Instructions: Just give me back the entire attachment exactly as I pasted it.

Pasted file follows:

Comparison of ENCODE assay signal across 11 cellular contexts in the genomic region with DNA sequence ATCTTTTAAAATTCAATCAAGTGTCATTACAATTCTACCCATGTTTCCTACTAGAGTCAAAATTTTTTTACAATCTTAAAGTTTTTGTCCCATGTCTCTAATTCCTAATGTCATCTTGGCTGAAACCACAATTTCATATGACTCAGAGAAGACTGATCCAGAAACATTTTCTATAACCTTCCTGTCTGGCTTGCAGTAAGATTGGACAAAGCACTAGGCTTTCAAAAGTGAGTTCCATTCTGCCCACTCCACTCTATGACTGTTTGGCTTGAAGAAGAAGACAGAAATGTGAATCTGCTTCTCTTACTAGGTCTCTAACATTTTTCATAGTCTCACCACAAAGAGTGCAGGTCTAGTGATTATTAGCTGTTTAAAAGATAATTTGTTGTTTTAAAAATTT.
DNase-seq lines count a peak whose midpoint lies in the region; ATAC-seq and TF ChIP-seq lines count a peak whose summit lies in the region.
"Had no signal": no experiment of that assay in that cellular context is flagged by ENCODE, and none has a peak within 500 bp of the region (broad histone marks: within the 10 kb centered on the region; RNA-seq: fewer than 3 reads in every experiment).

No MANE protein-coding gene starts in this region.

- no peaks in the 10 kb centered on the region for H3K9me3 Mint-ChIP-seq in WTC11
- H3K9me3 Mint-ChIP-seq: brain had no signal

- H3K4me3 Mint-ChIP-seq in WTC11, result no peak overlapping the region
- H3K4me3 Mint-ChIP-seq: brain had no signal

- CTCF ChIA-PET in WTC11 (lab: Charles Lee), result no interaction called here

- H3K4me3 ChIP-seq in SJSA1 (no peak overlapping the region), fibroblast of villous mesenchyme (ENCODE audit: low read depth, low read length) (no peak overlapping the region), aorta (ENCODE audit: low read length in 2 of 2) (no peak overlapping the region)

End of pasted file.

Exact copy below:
Comparison of ENCODE assay signal across 11 cellular contexts in the genomic region with DNA sequence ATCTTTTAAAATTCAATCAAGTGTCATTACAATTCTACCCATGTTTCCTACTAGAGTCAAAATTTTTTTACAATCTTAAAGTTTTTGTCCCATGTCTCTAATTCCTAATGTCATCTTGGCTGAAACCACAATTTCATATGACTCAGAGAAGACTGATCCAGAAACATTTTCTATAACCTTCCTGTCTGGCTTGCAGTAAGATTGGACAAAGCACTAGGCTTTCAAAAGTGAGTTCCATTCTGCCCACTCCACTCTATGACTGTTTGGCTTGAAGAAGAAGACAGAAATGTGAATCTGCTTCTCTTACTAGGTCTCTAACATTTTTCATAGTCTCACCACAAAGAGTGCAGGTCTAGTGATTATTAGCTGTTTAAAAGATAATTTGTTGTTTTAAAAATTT.
DNase-seq lines count a peak whose midpoint lies in the region; ATAC-seq and TF ChIP-seq lines count a peak whose summit lies in the region.
"Had no signal": no experiment of that assay in that cellular context is flagged by ENCODE, and none has a peak within 500 bp of the region (broad histone marks: within the 10 kb centered on the region; RNA-seq: fewer than 3 reads in every experiment).

No MANE protein-coding gene starts in this region.

- no peaks in the 10 kb centered on the region for H3K9me3 Mint-ChIP-seq in WTC11
- H3K9me3 Mint-ChIP-seq: brain had no signal

- H3K4me3 Mint-ChIP-seq in WTC11, result no peak overlapping the region
- H3K4me3 Mint-ChIP-seq: brain had no signal

- CTCF ChIA-PET in WTC11 (lab: Charles Lee), result no interaction called here

- H3K4me3 ChIP-seq in SJSA1 (no peak overlapping the region), fibroblast of villous mesenchyme (ENCODE audit: low read depth, low read length) (no peak overlapping the region), aorta (ENCODE audit: low read length in 2 of 2) (no peak overlapping the region)